Then you shall call out and say before HASHEM, your G-d, “An Aramean tried to destroy my father. He descended to Egypt and sojourned there, few in number, and there he became a nation great, strong and numerous. The Egyptians mistreated us and afflicted us, and placed hard work upon us. Then we cried out to HASHEM, the G-d of our forefathers, and HASHEM heard our voice and saw our affliction, our travail and our oppression. HASHEM took us out of Egypt with a strong hand and an outstretched arm, with great awesomeness and wonders. He brought us to this place and He gave us a Land flowing with milk and honey. And now behold! I have brought the first fruit of the ground You have given me, O HASHEM!” And you shall lay it before HASHEM, your G-d, and you shall prostrate yourself before HASHEM your G-d. (Devarim 26:5-10)
Everyone bringing a first fruit to the Cohen is required to make this protracted declaration year after year. By the second or third time we can imagine that the person reciting these same words that comprise a good portion of our Haggadah is going to be learning little about our history that he didn’t already know. Then what’s the point of repeating this speech over and over and over again?
The Ribnitzer Rebbe ztl. was widely known for his ability to facilitate miracles. The story was related to me just this week that a certain Dr. Goldstein from Queens, an ear, nose, and throat specialist was visited by a family that had a girl that was stricken with classic deafness for which there is no known cure. The Doctor would have dismissed them without any medical attention but they insisted that the Ribnitzer Rebbe had sent them to him for a treatment and a cure. So to only to appease their persistence he prescribed a regimen of vitamins and sent them on their way.
Within a short period of time the parents received a surprising phone call from one of the teachers at the special-school for the deaf the girl had been attending. It seems she started to exhibit signs of being able to hear. When it was verified that she could in fact hear, everyone was amazed, and Dr. Goldstein was crowned with the credit for his healing prowess.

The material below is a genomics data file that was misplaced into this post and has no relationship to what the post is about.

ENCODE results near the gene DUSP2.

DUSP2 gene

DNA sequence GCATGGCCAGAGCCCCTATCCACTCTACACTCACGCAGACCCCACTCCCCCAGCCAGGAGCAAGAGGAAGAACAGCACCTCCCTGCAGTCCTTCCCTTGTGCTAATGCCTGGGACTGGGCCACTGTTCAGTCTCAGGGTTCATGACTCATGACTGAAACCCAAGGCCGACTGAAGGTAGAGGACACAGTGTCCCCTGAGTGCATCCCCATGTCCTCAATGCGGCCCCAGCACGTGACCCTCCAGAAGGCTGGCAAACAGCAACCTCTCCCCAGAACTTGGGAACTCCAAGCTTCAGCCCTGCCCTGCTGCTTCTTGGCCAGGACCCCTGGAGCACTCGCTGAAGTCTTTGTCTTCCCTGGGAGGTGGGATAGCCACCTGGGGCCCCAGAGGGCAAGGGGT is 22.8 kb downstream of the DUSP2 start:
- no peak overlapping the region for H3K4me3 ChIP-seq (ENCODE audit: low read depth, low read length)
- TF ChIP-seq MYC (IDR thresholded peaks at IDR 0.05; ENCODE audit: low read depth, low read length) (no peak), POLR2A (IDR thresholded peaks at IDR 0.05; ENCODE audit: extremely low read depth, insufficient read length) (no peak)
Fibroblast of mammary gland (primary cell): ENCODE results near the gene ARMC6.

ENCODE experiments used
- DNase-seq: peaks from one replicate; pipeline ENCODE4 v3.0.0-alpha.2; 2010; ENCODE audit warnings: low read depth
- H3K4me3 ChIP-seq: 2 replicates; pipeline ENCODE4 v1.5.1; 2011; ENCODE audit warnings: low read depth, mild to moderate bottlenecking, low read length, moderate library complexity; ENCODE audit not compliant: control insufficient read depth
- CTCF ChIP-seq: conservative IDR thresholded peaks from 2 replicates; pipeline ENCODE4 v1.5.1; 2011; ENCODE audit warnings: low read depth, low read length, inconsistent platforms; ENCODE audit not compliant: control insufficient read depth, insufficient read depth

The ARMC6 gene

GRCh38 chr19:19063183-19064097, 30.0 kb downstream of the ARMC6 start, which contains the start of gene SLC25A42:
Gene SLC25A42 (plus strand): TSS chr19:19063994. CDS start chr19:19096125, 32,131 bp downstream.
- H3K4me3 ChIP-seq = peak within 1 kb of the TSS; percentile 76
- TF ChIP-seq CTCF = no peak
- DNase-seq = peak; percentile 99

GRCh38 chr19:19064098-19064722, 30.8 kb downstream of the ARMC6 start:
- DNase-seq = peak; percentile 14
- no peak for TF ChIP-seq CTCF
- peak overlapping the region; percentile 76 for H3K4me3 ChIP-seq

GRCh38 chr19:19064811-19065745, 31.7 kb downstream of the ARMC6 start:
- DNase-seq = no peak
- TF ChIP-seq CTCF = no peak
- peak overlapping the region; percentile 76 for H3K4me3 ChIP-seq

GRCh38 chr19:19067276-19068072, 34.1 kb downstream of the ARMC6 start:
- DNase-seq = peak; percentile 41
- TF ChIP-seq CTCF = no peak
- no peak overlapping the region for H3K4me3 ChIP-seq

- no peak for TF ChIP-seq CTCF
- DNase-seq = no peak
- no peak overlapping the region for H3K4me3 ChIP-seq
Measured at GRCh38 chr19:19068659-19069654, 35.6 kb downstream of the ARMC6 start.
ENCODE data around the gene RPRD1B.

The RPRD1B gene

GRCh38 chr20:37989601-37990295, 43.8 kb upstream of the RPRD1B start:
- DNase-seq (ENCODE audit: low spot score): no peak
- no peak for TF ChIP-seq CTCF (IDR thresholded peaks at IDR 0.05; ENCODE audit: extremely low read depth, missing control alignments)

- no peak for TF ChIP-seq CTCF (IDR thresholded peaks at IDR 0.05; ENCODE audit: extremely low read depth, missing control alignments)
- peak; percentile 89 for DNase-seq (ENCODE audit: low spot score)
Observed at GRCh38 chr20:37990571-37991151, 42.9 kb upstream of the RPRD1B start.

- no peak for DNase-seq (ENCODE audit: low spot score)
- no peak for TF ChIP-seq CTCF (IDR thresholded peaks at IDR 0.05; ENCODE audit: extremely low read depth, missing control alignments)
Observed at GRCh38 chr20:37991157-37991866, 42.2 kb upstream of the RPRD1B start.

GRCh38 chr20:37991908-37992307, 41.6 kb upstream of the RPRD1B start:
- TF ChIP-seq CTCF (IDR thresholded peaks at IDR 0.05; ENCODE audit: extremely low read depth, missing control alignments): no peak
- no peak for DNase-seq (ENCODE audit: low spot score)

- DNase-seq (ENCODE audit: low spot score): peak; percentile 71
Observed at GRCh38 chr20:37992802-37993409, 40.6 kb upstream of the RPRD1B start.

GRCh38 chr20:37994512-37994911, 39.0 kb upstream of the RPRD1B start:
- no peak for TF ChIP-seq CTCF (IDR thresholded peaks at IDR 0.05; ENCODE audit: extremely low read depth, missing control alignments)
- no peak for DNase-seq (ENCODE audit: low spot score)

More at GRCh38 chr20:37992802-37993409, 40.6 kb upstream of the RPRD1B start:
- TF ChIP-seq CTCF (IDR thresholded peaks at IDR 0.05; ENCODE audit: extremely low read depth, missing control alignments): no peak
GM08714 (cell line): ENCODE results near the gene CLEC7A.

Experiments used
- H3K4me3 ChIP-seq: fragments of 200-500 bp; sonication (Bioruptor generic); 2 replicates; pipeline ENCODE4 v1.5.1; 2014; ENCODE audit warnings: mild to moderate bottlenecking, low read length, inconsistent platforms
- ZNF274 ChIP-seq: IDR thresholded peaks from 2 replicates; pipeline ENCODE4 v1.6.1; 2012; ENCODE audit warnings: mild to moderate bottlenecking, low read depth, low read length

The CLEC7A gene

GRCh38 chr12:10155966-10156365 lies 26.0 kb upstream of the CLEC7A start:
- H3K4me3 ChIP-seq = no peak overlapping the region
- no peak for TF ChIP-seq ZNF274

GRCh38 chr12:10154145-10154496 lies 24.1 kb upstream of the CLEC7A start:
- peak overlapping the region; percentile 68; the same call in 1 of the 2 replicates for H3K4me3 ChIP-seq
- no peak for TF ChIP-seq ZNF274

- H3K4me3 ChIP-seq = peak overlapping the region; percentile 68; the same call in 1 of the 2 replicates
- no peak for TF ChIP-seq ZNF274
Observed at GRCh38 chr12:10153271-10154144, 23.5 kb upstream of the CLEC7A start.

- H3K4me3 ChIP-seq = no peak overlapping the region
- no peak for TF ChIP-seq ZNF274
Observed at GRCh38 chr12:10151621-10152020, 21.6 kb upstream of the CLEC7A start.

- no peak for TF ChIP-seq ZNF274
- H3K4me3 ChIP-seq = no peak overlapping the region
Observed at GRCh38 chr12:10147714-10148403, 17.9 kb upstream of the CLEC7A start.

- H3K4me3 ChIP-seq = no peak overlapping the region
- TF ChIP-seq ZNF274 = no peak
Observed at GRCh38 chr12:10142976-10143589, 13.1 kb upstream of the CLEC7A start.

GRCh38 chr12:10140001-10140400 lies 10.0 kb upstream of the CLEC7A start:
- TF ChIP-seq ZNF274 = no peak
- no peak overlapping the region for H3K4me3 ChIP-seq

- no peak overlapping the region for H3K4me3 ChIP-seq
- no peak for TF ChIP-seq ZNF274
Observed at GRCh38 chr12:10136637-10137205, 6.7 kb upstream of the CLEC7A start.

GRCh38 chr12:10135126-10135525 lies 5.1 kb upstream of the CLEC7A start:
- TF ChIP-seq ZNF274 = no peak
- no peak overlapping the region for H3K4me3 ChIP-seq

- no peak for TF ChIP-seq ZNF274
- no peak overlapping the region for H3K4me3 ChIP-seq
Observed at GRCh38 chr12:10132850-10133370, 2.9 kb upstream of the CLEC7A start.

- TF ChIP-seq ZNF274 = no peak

Word spread that Dr. Goldstein could, indeed cure deafness. He was then faced with a steep legal challenge. Since he had honestly deflected all credit he was charged with withholding treatment which is a crime. He had to prove in a court of law that he had offered the girl no more than a placebo. Ultimately the real cause of the cure, by default was legally credited to the miraculous powers of the Ribnitzer Rebbe, and so it was duly recorded.
Years later Dr. Goldstein received a call from the Gabai- attendant of the Ribnitzer Rebbe requesting a home visit for Rebbe to assist him with a problem that he was having with his hearing. After administering whatever needed to be done the Dr. asked the Ribnitzer the obvious question. “Why didn’t the Rebbe, who was able to make miracles happen, heal himself from his own ear ailment?”
The Rebbe quoted the Talmud (Brochos 5B) where it says, “A prisoner cannot remove himself from prison!” There it tells about Reb Yochanon who had relieved others of their pain and yet required the help of someone else to alleviate his. What we do for others, often we cannot even do for ourselves. Sometimes a doctor needs a doctor, a lawyer may need a lawyer, and a psychiatrist needs a psychiatrist.
There are multiple versions of the same bad joke about the fellow who was looking frantically for a parking place in New York so he could be on time for a million dollar business deal. So desperate he became that he called to HASHEM and promised, “I’ll give half the profits to charity if I just get a parking place to be on time!” Just at that moment, magically, a car pulls out from a prime parking place and after quickly maneuvering into the spot he exits the car in a hurry and addresses G-d once again stating boldly, “It’s OK G-d! I didn’t need Your help! I worked it out myself!”
So great is the tendency for a person to gobble up credit, and cut G-d out of the deal, whenever anything goes well, an entire history lesson is in order to remind us repeatedly of what we know already, though it’s hard to admit. We couldn’t have gotten out of Egypt or High School on our own. To reach this place n’ time we needed and we need lots of help! DvarTorah, Copyright © 2007 by Rabbi Label Lam and Torah.org.